Partial results from Iraq’s parliamentary election indicate that influential Shi’ite cleric Muqtada al-Sadr’s alliance has taken the lead in the crucial vote, with Prime Minister Haidar al-Abadi's bloc trailing in third place.
Iraq's electoral commission said early on May 14 that Sadr’s Alliance of Revolutionaries for Reform was in the lead with 10 of the country's 19 provinces reporting from the May 12 vote, including the population centers of Baghdad and Basra.
Iranian-backed Shi'ite militia commander Hadi al-Amiri's Fatah Alliance closely followed in second place, while Abadi's Victory Alliance appeared to be performing poorly across majority Shi’a provinces that normally would be a strong base of support.
The election commission said Sadr and Amiri each won four of the 10 provinces where votes had been counted. However, Sadr’s bloc won significantly more votes in the capital, Baghdad, which has the highest number of seats.
Abadi, a Shi'a who has sought to balance the competing influence of Washington and Tehran, finished third in six provinces but came in fifth in the capital.
Election commission officials read out tallies for each candidate list on national TV. After 10 provinces were read out, Sadr's list had the highest popular vote.
Rankings could change, with results still to be reported from eight provinces. Among them was Nineveh, with the second-highest number of seats being contested.
When final figures are released later on May 14, the results could offer a significant indication of whether Iraq's government will continue its longstanding ties to the United States and the West under Abadi or whether it will tilt more toward Iran.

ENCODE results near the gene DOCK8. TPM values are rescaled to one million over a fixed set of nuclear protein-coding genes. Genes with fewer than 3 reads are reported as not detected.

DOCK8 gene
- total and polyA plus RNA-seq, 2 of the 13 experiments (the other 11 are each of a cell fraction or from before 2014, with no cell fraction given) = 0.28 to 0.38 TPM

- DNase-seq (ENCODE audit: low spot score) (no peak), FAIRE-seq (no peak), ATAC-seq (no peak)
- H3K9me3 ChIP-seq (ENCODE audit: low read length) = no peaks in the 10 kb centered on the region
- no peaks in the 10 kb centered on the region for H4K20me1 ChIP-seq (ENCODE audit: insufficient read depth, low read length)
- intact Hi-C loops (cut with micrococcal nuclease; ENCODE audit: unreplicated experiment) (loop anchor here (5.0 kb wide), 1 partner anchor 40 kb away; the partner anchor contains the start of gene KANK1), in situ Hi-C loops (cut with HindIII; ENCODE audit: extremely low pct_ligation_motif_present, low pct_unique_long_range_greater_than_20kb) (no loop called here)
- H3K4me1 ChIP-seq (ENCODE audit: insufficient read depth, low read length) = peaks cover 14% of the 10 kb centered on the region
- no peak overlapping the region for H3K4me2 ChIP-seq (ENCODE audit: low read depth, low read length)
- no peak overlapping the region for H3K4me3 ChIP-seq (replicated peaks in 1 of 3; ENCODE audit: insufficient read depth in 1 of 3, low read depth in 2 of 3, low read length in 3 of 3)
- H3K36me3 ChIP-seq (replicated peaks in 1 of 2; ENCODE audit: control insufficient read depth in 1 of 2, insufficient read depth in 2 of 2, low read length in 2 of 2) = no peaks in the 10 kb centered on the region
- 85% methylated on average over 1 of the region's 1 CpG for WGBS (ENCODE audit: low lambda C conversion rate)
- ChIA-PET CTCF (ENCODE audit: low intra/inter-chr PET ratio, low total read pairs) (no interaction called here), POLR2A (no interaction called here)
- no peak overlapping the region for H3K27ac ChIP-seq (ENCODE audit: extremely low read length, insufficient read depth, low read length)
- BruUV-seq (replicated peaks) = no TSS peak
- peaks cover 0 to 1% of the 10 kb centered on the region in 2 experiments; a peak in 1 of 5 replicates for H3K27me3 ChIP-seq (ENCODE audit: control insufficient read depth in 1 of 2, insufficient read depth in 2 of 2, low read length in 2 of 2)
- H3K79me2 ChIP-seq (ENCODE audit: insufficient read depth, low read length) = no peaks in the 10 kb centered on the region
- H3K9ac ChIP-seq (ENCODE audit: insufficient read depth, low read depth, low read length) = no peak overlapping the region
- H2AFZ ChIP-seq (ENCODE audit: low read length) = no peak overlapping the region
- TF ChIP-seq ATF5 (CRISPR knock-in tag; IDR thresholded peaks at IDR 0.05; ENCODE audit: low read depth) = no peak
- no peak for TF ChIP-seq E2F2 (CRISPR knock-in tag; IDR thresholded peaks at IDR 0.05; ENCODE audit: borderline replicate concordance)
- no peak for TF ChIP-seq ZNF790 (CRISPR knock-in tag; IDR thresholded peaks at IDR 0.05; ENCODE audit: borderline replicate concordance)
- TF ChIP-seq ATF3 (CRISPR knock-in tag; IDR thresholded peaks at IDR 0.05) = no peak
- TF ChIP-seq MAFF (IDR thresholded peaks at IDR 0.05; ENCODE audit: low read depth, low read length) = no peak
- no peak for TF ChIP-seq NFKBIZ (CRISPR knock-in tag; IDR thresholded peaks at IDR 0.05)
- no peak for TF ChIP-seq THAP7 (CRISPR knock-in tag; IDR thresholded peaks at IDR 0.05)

After results are finalized, the country’s prime minister will be chosen through negotiations to form a governing coalition, which could take months.
The prime minister post is reserved for a Shi'a, the parliamentary speaker is Sunni, and the ceremonial presidency has gone to a Kurd. All three posts are chosen by parliament.
Sadr, an anti-American firebrand with a large following among Baghdad's urban poor, was once leader of the Mahdi Army, which battled U.S. forces in 2003.
The militia was disbanded in 2008 and replaced by his Peace Brigades, which helped push back Islamic State (IS) militant forces from areas near Baghdad in 2014 along with Iraqi government troops.
His father, the highly respected Grand Ayatollah Mohammad Sadeq al-Sadr, was murdered in 1999 for defying Saddam Hussein.
Should Sadr prevail, it would mark a dramatic return to relevance for the cleric, who had been sidelined by Iran-backed rivals over recent years.
Meanwhile, Amiri spent more than two decades fighting Saddam from exile in Iran, and speaks fluent Persian.
Amiri leads the Badr Organization, which was the backbone of the volunteer forces that helped to defeat IS along with Iraqi government troops and U.S.-backed Western coalition forces.
Amiri hopes to capitalize on his battlefield successes. Victory for him would be seen as a big a win for Iran, which has sought to increase its influence in Iraq and the wider region.
The mostly peaceful vote was marred by a low turnout, with the election commission putting it at 44.5 percent, far below the 60 percent recorded in the previous election and the lowest since the U.S.-led invasion of Iraq in 2003. Some 22.5 million people were eligible to vote.